The belt 12'" comprises elastic such as a single or substantially parallel multiple elastic strands, or other restraining means, so that the laterally extending edges 16'" of the rear waist margin 34 have convex downward first coplanar concavity of the central segment 50'" described above relative to the second embodiment for the standing wearer. The waist margins 32 and 34 further define intermediate segments 52'" which, when the garment is worn, are oriented diagonally downwardly across the hips towards the front of the wearer. The distal segments 54'" are adjacent or juxtaposed with the intermediate segments 52'" and are circumferentially disposed at the front waist margin 32.

As illustrated in FIG. 8, utilizing such an arrangement the elastic of the rear waist margin 34 is preferentially perched on or otherwise supported by the tailbone of the standing wearer. This prevents the frame which holds the diaper in place on the wearer from interfering with the backside of the wearer's body during normally encountered movements.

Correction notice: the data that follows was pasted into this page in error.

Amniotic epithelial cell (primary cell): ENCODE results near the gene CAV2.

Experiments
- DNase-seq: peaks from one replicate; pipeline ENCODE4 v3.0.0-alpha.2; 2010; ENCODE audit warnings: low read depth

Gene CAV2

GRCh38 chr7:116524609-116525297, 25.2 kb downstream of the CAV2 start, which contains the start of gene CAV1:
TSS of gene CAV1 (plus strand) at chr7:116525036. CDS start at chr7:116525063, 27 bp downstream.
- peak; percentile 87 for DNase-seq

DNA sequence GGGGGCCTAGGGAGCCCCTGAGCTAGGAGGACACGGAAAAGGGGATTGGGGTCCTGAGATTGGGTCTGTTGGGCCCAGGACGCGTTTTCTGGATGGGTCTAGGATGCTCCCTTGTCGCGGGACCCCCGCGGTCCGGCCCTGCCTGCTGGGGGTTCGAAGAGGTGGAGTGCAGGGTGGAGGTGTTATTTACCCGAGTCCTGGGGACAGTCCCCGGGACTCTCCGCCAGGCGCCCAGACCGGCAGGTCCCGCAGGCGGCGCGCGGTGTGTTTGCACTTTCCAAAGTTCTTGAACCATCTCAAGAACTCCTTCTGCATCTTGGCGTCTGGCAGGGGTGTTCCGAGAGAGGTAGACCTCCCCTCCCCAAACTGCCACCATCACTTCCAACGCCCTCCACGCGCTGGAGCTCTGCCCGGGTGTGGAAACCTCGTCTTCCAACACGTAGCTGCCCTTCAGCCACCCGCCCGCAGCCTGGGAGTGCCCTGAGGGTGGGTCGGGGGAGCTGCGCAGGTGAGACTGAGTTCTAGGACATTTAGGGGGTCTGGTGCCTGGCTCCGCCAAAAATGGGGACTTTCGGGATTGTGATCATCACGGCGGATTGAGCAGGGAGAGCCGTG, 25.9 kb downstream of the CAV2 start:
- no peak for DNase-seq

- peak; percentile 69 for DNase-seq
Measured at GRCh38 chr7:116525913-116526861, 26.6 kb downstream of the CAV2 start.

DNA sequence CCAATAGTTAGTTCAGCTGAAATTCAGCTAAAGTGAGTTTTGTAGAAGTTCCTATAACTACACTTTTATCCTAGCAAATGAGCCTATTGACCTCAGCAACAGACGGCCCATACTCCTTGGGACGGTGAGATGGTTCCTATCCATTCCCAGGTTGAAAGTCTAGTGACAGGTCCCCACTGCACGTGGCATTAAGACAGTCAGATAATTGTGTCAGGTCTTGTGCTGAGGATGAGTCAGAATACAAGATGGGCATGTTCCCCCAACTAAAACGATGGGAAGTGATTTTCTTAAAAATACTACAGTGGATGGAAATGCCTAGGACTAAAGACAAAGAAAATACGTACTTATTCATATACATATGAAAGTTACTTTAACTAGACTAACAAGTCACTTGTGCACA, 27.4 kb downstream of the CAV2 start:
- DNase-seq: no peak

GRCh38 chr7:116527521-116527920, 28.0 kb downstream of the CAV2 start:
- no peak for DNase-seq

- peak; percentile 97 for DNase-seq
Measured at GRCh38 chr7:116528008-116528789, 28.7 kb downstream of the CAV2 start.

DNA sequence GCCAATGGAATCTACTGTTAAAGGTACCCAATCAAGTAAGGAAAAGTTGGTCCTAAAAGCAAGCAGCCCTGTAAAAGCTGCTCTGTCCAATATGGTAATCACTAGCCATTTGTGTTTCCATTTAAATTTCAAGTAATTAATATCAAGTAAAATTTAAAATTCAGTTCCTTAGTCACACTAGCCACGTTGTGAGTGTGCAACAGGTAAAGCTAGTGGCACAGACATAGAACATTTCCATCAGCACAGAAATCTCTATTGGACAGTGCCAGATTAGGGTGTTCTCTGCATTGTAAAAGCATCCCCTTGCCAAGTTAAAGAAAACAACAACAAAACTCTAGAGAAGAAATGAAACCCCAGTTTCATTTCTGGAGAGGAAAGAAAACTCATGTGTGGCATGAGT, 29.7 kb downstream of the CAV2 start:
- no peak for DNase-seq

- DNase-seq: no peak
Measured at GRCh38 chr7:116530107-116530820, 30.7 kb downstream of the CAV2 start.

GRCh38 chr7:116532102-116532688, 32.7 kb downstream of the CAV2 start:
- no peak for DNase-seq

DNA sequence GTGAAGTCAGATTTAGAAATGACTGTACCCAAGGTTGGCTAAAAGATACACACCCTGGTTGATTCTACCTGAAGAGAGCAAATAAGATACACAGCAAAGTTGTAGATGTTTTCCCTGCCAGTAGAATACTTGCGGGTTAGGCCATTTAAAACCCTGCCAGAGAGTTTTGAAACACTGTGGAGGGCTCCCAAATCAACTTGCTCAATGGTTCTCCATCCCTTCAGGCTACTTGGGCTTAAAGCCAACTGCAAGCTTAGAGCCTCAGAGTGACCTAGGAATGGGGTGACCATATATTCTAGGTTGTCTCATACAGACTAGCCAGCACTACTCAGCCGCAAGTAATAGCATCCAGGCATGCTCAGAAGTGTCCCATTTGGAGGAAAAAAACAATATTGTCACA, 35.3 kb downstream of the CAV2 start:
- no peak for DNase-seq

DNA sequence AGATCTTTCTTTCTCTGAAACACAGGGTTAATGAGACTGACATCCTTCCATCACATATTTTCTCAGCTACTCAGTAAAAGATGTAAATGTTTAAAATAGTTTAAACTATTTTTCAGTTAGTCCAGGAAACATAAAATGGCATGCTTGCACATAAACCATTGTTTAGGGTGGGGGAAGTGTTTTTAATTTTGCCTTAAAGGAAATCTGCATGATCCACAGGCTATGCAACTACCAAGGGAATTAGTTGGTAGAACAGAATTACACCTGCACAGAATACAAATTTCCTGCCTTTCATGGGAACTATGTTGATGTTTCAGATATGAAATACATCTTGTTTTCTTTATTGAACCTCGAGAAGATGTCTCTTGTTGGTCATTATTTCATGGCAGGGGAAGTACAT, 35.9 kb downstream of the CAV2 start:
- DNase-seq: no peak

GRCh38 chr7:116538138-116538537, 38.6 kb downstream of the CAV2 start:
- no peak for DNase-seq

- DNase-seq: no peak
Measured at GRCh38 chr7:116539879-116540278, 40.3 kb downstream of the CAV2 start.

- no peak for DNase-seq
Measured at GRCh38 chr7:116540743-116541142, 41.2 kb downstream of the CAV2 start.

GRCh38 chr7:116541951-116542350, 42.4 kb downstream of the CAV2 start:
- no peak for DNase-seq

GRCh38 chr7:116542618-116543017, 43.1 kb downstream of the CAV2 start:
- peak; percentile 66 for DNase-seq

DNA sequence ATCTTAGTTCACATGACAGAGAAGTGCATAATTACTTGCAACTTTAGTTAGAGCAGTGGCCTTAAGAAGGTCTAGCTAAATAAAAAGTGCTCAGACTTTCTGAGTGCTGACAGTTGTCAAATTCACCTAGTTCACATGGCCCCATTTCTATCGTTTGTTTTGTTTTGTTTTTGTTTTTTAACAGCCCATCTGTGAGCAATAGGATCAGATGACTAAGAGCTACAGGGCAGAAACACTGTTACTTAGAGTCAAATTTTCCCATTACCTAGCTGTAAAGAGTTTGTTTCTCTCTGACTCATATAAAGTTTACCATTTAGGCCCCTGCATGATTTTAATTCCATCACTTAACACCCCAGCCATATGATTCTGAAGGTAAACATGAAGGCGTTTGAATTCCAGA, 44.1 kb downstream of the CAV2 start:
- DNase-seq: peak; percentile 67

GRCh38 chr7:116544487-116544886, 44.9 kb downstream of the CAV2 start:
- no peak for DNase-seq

Similarly, the concave upward geometry of the front of the disposable absorbent garment 10'" is preferentially disposed below the stomach and abdomen of the wearer and above the genitalia, so that if the stomach of the wearer projects or protrudes forward, the stomach will not rub, abrade or otherwise press outwardly against the front portion of the disposable absorbent garment 10'". In a particularly preferred execution, the stomach will overhang the laterally extending edge 16'" of the front waist margin 32 so that hoop stresses against the disposable absorbent garment 10'" are minimized.